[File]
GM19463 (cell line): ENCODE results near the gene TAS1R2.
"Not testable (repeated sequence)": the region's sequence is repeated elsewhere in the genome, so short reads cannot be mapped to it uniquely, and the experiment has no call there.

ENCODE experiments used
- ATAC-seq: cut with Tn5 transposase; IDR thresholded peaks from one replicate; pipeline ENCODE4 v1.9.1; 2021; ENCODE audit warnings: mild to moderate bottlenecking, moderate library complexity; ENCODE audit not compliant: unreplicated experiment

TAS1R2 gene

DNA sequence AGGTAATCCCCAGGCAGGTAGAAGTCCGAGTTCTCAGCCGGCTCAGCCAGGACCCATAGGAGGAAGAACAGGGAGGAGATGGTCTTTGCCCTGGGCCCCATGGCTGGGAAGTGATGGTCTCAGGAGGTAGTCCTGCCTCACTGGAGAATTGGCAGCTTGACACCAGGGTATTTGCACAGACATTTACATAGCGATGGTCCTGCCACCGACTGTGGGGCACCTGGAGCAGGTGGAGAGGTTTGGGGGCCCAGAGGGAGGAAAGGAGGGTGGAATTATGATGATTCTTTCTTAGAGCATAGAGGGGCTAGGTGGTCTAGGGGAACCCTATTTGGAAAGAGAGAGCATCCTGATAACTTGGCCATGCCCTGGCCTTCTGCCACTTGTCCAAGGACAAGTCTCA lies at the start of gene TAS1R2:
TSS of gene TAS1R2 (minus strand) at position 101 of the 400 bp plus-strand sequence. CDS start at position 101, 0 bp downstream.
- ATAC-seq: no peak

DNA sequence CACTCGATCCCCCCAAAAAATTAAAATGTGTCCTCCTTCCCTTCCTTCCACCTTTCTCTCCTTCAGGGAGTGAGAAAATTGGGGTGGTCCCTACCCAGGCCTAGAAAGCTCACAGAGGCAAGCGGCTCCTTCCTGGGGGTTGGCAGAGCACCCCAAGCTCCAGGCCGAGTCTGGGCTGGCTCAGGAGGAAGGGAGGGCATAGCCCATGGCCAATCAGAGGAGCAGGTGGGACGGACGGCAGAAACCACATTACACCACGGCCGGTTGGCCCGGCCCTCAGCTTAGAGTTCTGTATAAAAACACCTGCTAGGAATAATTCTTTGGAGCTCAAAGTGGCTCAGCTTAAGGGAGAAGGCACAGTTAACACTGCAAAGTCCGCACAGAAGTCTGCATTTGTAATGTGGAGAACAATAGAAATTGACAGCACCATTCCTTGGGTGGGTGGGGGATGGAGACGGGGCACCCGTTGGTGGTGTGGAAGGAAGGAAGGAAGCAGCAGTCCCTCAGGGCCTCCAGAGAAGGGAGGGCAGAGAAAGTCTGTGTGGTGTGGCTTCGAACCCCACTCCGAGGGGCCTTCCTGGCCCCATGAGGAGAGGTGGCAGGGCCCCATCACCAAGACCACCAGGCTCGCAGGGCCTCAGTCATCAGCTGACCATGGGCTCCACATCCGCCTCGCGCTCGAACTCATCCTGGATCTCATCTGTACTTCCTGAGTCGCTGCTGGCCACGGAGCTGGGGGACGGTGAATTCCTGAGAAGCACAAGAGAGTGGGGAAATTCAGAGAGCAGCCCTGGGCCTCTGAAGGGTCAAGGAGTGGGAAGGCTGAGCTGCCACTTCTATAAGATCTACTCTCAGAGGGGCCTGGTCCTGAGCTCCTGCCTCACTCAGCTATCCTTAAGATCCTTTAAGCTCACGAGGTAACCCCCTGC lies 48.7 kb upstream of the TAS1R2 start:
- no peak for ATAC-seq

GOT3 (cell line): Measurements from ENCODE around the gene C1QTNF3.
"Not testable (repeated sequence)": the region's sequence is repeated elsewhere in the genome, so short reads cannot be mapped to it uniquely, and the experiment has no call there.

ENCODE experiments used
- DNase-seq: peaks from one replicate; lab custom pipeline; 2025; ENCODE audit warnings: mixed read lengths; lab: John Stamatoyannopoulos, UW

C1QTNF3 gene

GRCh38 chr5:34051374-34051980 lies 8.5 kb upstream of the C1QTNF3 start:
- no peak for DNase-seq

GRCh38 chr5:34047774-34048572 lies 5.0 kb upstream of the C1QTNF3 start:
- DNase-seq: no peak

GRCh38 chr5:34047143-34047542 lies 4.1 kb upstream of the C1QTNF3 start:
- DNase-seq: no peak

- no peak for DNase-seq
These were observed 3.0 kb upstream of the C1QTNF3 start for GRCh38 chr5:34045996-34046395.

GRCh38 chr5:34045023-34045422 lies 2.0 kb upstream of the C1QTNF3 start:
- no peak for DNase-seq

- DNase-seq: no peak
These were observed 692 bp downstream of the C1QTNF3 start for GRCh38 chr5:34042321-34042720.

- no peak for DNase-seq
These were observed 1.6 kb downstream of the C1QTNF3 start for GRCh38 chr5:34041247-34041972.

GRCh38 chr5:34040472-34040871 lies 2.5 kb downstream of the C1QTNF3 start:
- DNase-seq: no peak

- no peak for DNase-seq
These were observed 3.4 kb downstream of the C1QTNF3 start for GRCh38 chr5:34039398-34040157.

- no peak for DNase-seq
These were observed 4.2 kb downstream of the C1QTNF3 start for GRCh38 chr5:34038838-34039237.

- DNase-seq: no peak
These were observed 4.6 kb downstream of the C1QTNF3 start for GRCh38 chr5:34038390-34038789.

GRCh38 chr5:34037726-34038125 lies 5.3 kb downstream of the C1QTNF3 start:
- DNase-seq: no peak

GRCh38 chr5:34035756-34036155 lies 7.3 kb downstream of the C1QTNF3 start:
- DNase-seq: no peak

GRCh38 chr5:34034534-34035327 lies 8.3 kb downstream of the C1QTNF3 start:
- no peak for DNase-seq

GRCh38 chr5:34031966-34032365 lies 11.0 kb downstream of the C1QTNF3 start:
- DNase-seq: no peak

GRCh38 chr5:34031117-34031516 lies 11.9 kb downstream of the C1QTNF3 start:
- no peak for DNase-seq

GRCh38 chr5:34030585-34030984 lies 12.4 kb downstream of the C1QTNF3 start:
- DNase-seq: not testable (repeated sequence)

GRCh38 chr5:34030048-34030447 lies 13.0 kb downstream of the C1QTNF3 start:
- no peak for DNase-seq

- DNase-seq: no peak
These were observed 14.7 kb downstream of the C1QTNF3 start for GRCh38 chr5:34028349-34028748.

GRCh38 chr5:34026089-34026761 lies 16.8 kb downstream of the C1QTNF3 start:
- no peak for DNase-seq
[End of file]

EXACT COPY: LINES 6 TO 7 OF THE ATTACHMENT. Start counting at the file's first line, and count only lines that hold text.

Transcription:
DNA sequence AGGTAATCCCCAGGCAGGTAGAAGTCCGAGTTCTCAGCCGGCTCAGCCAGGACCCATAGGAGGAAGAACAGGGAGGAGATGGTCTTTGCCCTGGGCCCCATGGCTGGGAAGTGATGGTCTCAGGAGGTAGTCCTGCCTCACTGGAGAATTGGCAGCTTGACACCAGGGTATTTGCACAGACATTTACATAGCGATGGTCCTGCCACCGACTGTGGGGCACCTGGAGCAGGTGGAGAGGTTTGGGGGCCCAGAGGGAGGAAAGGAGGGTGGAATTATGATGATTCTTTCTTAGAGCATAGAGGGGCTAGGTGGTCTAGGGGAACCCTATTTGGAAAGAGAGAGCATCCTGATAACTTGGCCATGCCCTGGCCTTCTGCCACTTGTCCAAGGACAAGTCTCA lies at the start of gene TAS1R2:
TSS of gene TAS1R2 (minus strand) at position 101 of the 400 bp plus-strand sequence. CDS start at position 101, 0 bp downstream.